On whether there have been any changes in his philosophy since his first draft in 2001: MM: "I think the biggest thing, and obviously I'll speak for myself, but the biggest thing is: I need to be more cognizant of the type of guy we're getting. If anything, the coach has made that abundantly clear to me. When we started this process, the one thing that became clear is whenever we would speak about the personnel on the teams, the common thread that we had always came down to the same type of guy. I need to pay attention to that and get the right type of person because there are times when I haven't done that. Sometimes that works and sometimes it doesn't work. I think more often than not if we pick and make the non-talented issues a little bit more of a priority, I think we'll be better off because we're going to get the right kind of player."

On what are some of those qualities that are being given more of a priority:
MM: "You know what, and pay close attention and I'll tell you why. These same things he's about to tell you - it applies to everybody. It applies to the guys sitting at home; it applies to you people sitting in your seats; it applies to the guy on the line working at Ford. It applies to everybody because it's going to start at the top with the first one: it takes no talent to hustle, that's No. 1. That's just giving extra effort and it takes off from there."

RM: "It's just about how hard the man is willing to play. Sometimes you'll see these guys on tape not playing that hard all of the time and now you have to go research why. Why isn't he playing that hard? Is he willing to do that? That's part of your research. Then I talked about knowing what to do. There's the basis of intelligence or willingness where it is so important to him that he's willing to stay there all night to know exactly what to do and how to do it. Then you look at his ability to be coached in terms of fundamentals - how hard he's willing to be coached. You've got some guys who are very sensitive or who are resistant. That's a tough nut to crack. It may take you two-or-three guys to be where you want them to be. Then it's about finishing. How do you finish everything? From the weight room, you ask him to go to the weight room and finish a workout; you ask him to do conditioning, finish it. Show up and finish. They sound so simple but they're not. They're hard to do and they're hard to get. So you're constantly aware of those things all of the time. When you get a team that can do those things - because it takes no talent to do that, we can all go out and do that right now. You prepare, you're on top of it. So you've got to find the type of men for whom football is so important to them that I've got to kick him out of the facility. He wants to be the best: 'how do I do it; help me; what do I have to do to be great.' That's what I'm looking for and that's what I'm going to find. That's the detail part of it."

On whether they're drafting guys this year to start and play right away:
MM: "I think I draft every guy to play right away. Whether they're a starter or not or in the starting rotation, that's what you want. You want to add right away. I don't think there's any question about that."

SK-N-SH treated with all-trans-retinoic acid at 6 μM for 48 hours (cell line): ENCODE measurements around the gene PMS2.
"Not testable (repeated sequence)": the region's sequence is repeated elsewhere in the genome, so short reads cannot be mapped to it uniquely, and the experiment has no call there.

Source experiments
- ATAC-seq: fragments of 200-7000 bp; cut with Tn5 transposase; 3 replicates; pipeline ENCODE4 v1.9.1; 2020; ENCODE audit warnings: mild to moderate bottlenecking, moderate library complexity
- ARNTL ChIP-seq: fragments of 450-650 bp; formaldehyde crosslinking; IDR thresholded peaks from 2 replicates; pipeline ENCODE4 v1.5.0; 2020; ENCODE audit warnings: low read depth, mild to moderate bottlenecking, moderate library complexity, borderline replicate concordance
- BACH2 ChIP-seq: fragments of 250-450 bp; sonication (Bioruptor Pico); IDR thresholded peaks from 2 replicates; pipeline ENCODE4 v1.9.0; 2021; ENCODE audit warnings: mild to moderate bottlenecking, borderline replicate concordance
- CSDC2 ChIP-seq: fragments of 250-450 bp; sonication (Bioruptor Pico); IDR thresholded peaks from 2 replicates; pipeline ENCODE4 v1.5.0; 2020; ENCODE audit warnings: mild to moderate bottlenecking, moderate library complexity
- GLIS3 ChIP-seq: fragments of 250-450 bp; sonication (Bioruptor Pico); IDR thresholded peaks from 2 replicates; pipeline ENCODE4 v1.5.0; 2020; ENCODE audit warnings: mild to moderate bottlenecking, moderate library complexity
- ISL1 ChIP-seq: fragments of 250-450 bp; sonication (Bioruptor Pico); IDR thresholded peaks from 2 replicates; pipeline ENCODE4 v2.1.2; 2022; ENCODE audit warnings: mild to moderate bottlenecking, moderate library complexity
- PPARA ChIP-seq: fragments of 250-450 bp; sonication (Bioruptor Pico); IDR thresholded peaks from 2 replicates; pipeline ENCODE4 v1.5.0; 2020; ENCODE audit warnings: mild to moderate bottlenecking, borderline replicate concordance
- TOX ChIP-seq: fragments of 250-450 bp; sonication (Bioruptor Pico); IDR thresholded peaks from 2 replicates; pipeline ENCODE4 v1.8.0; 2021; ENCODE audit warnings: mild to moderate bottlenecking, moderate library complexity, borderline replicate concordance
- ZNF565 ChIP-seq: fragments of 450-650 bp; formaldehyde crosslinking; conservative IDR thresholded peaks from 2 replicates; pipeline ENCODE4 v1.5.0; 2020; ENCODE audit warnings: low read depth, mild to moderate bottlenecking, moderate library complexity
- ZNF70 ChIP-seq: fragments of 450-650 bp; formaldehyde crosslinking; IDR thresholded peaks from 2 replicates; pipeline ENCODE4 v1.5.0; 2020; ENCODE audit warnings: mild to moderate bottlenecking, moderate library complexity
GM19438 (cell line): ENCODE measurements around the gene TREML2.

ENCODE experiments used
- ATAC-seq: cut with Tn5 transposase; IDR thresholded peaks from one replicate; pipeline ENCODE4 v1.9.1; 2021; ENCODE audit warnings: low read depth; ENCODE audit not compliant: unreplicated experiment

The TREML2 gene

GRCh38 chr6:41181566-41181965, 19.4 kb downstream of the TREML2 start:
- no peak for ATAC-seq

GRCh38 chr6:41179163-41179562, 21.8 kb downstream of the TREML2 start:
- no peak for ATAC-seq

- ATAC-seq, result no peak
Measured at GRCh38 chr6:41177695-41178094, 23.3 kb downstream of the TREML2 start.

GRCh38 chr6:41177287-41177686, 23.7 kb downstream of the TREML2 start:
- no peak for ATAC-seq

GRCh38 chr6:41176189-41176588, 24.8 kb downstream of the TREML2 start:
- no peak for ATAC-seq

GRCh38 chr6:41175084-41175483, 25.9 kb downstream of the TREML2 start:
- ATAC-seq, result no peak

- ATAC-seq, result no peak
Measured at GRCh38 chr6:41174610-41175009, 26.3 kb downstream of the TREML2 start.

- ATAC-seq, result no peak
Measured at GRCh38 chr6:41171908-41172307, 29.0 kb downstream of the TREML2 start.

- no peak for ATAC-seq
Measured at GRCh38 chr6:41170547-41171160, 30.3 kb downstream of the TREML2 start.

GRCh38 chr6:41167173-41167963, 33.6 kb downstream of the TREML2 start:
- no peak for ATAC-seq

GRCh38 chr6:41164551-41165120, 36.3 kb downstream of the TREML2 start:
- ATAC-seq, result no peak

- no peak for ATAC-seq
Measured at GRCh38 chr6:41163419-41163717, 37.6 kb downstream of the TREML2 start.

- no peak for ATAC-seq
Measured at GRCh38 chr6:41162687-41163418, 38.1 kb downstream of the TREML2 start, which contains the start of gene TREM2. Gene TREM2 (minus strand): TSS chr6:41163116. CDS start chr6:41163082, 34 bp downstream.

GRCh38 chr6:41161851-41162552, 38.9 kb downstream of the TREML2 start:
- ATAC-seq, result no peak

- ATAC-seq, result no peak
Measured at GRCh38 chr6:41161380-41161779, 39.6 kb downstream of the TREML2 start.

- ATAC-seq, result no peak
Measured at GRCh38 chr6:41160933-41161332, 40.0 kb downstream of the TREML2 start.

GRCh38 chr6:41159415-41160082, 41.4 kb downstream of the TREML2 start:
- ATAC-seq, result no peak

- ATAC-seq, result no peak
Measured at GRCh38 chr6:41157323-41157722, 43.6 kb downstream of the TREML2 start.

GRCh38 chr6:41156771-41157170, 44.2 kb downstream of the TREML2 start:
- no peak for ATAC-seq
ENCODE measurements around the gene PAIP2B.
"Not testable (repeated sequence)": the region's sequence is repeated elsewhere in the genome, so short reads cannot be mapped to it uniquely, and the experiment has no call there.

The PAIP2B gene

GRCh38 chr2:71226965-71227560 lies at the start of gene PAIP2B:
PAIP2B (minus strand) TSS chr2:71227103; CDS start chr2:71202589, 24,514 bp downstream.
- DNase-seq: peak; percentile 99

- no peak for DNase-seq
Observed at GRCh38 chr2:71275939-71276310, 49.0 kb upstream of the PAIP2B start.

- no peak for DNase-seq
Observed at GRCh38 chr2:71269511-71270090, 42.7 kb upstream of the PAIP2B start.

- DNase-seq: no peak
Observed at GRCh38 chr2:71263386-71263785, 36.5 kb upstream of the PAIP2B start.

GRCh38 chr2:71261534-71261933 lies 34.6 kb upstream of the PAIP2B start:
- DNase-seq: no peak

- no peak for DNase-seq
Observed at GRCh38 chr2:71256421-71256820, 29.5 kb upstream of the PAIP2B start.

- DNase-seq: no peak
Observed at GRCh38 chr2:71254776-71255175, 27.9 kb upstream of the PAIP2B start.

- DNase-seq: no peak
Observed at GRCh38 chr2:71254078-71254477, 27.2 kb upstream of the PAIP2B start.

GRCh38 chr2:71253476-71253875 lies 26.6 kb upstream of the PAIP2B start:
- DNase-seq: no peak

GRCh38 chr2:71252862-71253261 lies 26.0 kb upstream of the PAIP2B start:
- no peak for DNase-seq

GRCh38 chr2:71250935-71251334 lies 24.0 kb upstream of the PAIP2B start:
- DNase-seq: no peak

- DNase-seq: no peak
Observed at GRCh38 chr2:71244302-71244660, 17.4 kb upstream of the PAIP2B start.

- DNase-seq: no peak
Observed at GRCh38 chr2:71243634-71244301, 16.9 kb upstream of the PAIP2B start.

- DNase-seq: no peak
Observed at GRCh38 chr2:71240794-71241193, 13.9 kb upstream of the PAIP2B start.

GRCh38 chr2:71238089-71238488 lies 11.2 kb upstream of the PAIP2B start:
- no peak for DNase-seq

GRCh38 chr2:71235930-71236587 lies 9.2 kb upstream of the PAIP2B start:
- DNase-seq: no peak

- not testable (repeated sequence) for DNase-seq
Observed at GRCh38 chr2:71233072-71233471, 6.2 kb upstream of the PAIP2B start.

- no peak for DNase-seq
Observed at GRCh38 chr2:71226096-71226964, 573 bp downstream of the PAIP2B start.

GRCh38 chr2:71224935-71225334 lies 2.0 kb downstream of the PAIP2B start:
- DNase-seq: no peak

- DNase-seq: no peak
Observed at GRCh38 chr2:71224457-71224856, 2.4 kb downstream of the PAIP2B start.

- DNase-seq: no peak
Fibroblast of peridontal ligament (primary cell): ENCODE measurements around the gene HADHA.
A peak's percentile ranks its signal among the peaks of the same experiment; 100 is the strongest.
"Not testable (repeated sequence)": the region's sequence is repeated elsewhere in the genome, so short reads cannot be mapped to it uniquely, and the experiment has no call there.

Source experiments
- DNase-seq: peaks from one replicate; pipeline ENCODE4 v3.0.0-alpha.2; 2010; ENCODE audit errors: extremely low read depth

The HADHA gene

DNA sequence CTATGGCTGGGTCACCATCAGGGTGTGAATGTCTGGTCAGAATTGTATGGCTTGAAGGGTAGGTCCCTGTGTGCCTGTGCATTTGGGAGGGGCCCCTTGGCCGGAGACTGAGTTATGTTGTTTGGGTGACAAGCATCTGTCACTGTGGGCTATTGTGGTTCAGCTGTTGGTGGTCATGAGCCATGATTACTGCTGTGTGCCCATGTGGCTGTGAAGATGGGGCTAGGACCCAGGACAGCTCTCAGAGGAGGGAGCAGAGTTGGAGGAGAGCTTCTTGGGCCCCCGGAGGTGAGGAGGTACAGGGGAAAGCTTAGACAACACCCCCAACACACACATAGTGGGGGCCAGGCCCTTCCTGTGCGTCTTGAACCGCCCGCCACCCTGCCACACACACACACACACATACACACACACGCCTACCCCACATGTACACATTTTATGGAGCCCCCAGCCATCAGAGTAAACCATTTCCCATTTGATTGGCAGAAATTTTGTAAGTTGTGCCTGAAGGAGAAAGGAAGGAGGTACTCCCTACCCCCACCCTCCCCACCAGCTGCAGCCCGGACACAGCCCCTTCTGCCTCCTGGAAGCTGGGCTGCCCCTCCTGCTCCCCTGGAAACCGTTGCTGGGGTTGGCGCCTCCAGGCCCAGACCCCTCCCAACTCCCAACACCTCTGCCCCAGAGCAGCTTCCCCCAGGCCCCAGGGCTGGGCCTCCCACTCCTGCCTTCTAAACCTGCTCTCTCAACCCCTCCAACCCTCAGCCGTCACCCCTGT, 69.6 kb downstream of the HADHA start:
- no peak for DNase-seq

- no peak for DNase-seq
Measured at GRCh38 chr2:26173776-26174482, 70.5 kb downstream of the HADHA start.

On some coaches not liking to play rookies:
RM: "Hopefully if you're finding the guy that is that mixture of character that we're talking about, you make him earn it. You don't want to just hand it to him. You get him in a situation and put him in a situation to compete. Hopefully he'll bring in some of those intangible things that you're looking for and he'll go out and start earning his playing time and maybe have an opportunity to earn his job. I've been around where rookies started and went in and earned it and did it. Our staff is that way; we feel very good giving these guys every opportunity. We'll coach them; we'll get a rookie mini-camp going and we'll be all over that part of it getting them the information that they need. It's not just information, it's the 'how to do things,' that will be important. I want to give every man the opportunity to just come in and see where they're at and let that character rise so they go out and compete. It's a different league; it's a whole different deal about how hard we want to play. There will be a big old playbook that they've got to learn. Some guys are smart enough to learn it but they're lazy; they can't focus, they can't concentrate and all of those different things. Hopefully if those things are there and we're hitting it right, we can get this guy going."

On whether they take the Wonderlic test into consideration when they're evaluating a player:
MM: "Yeah, of course we do. We look at all of that stuff. It's not only the ability to take a test and score high on the test. Sometimes that's a good indicator. There's a whole other thing: the FBI, football intelligent; how well a guy understands scheme; how well a guy understands how he fits; what other guys are doing on the field. I've been around a lot of guys who didn't score very well on tests and they had great football minds. It's a complicated game. What fascinates me is that it's a game where you have to make all of your decision under pressure and it has to be (quick). Some guys can do that. Some guys can score a 49 out of 50 on the Wonderlic and they can't think under pressure. I think it's an indicator. I think it's a piece of the puzzle but it's not the whole puzzle."

On how helpful it was to work with his current players in the first mini-camp:
RM: "It's huge. You kind of get a feel for the whole team itself. You can't tell everything because you're not in pads. But you can see movement at certain positions and willingness and all of those things. It's a great look at your team. It's a great plus."

On whether it defined his understanding of what this team needs:
RM: "Not really, I had a pretty good feel before (when) looking at what some of the needs might be or some of the depth issues. It validates some of the things you already believed - that part is the key."